During World War II, the United States Navy (USN) acquired unmodified B-24 Liberator aircraft, used under the name PB4Y-1 Liberator, due to the need for longer ranges and increased use of land-based types, particularly for Arctic and other northern wintertime operations. While the type has performed very well for the USN as a maritime patrol plane, it was originally designed for the US Army Air Corps. In 1943, a decision was made to “navalize” the aircraft as a dedicated long-range patrol bomber. Three B-24s were taken off the assembly line and were reconfigured with longer fuselages, increased defensive armament, modified engine cowlings and a distinctive, single vertical tail. The resulting aircraft was the dedicated, long-range patrol bomber PB4Y-2 Privateer, designed to operate for long times over water in an anti-shipping or anti-submarine role. The Navy took 739 planes, though few reached front line service by Victory Over Japan Day.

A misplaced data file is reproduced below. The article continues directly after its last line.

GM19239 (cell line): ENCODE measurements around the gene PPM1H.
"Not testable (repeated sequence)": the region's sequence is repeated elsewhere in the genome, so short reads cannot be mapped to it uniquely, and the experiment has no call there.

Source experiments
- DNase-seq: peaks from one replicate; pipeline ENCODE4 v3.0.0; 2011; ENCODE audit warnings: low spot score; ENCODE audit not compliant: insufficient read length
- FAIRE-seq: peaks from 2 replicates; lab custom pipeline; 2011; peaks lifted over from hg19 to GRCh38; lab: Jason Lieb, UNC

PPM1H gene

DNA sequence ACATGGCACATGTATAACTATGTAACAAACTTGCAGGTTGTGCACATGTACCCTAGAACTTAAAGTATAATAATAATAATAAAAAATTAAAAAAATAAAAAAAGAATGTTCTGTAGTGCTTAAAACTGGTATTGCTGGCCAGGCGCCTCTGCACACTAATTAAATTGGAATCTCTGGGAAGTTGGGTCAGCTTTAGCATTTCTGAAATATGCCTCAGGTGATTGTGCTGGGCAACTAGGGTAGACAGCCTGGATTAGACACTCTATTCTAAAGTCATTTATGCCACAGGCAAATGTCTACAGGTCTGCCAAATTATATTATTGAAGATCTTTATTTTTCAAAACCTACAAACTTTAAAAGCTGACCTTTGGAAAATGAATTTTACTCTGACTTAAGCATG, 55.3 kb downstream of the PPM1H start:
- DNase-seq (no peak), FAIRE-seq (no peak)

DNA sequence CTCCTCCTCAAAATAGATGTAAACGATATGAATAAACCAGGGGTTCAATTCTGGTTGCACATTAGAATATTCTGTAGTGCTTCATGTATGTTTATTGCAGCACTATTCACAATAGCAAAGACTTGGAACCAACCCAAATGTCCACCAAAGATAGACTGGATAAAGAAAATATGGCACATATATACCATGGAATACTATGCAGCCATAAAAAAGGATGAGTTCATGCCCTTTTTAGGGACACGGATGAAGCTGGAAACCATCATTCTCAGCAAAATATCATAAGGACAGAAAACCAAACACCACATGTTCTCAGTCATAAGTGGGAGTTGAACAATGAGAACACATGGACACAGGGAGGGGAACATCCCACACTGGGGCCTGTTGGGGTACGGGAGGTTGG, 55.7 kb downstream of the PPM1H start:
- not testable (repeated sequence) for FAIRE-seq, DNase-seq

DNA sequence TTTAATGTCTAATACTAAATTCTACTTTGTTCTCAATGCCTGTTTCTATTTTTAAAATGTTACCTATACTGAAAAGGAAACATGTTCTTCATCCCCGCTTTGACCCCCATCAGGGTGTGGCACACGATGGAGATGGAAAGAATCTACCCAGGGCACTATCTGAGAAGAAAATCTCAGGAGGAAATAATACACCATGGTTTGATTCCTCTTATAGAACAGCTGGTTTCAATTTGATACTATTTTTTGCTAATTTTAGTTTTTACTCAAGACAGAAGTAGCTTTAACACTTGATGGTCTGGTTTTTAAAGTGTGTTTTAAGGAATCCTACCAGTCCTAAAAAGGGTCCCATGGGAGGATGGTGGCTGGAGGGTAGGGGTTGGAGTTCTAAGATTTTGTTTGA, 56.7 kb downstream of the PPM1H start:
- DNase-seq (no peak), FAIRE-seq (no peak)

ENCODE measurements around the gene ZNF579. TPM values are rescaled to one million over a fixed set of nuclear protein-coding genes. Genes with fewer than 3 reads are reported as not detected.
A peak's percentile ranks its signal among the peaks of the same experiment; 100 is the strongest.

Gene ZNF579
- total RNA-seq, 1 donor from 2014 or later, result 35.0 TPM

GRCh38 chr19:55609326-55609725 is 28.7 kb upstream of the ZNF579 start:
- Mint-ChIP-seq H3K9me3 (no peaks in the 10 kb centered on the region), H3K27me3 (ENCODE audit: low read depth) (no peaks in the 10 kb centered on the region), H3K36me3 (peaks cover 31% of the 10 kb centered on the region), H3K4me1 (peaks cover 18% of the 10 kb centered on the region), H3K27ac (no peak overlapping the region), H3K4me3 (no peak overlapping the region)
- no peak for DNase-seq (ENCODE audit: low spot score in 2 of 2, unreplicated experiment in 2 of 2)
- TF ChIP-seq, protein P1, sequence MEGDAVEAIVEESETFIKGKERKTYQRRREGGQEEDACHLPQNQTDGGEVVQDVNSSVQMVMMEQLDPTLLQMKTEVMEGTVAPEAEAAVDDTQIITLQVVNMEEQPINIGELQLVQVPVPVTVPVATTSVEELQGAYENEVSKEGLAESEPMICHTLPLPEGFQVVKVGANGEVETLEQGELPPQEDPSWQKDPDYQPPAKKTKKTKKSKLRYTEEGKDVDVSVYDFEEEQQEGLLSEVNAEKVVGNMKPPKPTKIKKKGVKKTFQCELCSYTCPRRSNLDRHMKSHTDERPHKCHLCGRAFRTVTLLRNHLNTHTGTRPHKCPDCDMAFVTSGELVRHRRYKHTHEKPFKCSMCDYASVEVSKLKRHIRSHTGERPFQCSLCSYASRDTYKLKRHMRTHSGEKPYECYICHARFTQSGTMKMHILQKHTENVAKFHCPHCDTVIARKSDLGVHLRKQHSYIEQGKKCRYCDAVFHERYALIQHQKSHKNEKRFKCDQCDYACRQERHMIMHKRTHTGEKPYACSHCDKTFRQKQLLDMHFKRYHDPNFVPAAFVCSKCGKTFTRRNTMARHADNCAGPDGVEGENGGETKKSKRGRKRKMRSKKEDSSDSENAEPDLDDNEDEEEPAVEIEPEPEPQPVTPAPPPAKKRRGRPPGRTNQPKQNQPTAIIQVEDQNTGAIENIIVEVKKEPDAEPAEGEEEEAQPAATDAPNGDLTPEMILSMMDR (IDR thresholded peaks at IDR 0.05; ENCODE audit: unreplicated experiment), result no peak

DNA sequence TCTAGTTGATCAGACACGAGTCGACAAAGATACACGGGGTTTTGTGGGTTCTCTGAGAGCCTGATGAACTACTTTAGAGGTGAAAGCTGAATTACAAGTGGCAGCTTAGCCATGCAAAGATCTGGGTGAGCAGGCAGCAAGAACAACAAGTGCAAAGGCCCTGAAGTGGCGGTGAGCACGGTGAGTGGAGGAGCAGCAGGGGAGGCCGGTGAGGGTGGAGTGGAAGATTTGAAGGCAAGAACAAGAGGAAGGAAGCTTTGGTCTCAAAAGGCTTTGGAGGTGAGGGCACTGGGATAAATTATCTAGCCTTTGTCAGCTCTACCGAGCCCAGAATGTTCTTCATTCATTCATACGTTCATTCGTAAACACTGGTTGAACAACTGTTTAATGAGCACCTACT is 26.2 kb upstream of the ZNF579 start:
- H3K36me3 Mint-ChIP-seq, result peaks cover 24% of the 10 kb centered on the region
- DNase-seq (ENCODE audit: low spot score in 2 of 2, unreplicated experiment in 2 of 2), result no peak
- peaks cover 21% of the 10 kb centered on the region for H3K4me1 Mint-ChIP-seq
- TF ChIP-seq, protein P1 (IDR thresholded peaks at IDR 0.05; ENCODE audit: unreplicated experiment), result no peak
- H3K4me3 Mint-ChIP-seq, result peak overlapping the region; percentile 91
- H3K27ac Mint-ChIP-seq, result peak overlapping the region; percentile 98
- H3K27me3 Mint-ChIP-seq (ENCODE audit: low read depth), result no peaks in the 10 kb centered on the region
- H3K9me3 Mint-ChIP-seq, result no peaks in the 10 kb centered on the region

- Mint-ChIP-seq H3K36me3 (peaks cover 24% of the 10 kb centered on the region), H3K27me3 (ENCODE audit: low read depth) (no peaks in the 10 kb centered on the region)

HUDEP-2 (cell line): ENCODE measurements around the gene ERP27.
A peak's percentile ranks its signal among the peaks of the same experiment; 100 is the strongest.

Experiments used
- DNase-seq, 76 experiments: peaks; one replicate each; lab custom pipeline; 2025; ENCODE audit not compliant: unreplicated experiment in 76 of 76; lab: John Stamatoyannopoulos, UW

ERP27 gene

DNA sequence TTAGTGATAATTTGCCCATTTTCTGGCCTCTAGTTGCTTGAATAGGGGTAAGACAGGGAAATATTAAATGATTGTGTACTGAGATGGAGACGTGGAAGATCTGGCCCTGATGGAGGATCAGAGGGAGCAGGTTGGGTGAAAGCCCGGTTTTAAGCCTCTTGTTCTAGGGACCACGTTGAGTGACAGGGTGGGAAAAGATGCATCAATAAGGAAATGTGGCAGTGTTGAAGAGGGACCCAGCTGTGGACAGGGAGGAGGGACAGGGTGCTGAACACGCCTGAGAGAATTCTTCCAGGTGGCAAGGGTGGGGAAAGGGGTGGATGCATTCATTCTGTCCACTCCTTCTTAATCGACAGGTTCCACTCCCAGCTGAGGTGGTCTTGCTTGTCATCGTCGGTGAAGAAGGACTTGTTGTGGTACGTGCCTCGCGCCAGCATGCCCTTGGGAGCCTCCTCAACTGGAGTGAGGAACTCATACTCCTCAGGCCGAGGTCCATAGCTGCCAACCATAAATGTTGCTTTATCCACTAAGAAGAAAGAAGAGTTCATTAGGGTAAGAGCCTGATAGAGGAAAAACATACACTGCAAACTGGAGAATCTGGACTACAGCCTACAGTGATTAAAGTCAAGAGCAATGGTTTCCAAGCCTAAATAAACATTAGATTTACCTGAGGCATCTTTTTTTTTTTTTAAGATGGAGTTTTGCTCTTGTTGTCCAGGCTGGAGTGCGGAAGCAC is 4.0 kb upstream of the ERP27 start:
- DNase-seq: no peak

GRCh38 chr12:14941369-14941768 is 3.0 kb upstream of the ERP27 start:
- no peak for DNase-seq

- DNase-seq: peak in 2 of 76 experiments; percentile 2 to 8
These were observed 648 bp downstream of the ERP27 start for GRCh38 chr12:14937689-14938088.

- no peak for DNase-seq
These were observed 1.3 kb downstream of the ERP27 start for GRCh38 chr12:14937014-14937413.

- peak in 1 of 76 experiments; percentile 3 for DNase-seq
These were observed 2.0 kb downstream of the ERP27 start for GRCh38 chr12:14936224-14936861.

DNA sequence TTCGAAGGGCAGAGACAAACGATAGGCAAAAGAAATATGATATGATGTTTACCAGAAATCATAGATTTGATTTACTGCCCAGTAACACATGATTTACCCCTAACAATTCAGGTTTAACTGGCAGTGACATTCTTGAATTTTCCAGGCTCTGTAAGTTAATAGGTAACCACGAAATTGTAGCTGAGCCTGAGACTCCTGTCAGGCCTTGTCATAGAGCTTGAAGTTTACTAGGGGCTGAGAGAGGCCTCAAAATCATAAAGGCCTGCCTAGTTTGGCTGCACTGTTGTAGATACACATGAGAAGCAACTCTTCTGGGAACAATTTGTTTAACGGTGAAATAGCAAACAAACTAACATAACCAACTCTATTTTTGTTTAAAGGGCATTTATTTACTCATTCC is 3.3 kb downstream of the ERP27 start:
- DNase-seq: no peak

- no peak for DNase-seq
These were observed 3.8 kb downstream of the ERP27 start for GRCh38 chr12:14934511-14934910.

The PB4Y-2 was delivered to Navy squadrons beginning in May 1944 and taken into Pacific theater combat operations in January 1945, gradually replacing the Liberator. While serving in the Korean War, the Privateer earned the nickname “Lamp Lighter” for its role of dropping parachute flares in “Firefly” missions.
Recipe for a Privateer: Take one B-24, replace the twin tails with a high single fin, extend the fuselage 7 ft, and add a crew of 11. Spice it with Martin dorsal turrets, Erco nose turrets and waist blisters.
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